Tax Implications Of Supreme Court Ruling On Marriage

After the U.S. Supreme Court nullified part of the Defense of Marriage Act this past summer, the IRS began issuing guidance on provisions in federal tax law affected by marital status. That means if you’re part of a legally married same-sex couple, your federal tax situation now includes filing requirements you may be unfamiliar with. Here are two issues to consider.

Your 2013 tax return
No matter where you currently live, if you were married in 2013 in a state that considers same-sex marriage legal, your filing status for your 2013 federal income tax return will generally be “married filing jointly” or “married filing separately.”

What if you celebrate other state-recognized formal relationships, such as registered domestic partnerships and civil unions instead of formal marriage? In that case, you’re not considered married for your federal return, though you may be able to file a joint state tax return.

Prior-year tax returns
If you were legally married prior to September 16, 2013, you can choose to amend prior-year federal Forms 1040 that you originally filed as single. In addition to potential reduction in tax from switching to the status of married filing jointly, you might also be able to claim a refund of income tax paid on certain employee benefits. For example, your W-2 wages may have included the fair market value of health coverage for your partner.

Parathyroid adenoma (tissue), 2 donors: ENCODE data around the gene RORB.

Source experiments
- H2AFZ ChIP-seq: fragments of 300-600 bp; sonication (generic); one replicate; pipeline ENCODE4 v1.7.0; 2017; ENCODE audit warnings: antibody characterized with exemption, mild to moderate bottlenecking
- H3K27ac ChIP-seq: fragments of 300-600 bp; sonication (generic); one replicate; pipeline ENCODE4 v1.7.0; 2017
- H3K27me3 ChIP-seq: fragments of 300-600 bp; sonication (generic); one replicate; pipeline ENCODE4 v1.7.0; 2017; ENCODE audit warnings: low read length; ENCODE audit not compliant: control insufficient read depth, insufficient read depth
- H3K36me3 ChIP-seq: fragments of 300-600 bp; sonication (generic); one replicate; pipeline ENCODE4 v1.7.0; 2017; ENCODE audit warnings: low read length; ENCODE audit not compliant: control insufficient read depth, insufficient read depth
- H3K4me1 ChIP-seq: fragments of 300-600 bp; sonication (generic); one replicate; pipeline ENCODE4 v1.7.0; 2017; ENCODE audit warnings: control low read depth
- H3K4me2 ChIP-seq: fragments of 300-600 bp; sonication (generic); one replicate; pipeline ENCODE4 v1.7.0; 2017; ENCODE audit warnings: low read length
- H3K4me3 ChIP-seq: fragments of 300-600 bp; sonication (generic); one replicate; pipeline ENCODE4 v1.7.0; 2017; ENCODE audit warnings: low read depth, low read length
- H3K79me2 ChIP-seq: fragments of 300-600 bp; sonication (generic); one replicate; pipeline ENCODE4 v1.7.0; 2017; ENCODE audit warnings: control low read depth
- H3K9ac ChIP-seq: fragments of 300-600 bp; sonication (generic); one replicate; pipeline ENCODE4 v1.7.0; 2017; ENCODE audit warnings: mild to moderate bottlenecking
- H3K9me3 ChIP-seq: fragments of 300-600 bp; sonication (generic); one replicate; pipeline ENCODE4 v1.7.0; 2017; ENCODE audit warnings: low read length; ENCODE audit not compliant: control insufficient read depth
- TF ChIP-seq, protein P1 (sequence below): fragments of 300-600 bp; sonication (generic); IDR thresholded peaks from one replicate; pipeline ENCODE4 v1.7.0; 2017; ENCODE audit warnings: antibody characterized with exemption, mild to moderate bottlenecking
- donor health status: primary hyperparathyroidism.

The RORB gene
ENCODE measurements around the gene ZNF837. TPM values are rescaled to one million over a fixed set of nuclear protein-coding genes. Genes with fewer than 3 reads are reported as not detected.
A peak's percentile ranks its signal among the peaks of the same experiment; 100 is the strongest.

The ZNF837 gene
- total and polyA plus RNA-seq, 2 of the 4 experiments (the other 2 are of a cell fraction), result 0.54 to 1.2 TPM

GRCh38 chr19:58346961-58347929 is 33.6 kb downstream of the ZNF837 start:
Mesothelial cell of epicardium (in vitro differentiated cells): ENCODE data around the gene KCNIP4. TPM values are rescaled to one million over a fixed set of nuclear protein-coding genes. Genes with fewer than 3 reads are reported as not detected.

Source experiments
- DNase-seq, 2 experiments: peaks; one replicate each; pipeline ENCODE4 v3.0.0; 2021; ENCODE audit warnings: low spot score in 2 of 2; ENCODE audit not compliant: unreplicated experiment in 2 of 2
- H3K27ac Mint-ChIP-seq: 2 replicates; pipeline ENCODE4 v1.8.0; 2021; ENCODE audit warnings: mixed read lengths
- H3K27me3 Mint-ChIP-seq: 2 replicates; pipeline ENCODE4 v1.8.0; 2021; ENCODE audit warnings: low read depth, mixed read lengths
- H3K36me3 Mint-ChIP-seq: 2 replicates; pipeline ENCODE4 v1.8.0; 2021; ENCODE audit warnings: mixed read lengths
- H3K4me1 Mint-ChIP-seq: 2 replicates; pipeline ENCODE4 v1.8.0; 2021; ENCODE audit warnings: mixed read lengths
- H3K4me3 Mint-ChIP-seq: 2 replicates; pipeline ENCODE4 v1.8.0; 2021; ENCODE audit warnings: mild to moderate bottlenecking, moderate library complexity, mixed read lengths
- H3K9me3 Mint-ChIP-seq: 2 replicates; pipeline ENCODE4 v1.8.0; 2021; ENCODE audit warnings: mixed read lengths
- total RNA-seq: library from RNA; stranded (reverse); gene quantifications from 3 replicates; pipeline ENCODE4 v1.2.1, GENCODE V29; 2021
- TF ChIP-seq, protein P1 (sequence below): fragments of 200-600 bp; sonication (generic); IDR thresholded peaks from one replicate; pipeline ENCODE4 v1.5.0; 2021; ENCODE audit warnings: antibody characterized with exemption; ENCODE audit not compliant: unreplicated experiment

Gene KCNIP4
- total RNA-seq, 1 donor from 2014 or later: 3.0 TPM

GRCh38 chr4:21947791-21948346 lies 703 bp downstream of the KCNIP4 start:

Filing an amended return can result in a refund of the tax due on that amount. Reviewing already-filed estate and gift tax returns is also a good idea, as you may be able to amend them to make tax-saving elections such as splitting gifts or carrying forward the unused portion of your spouse’s estate tax exclusion.

Please give us a call to set up a tax review. We’ll help you sort out the changes.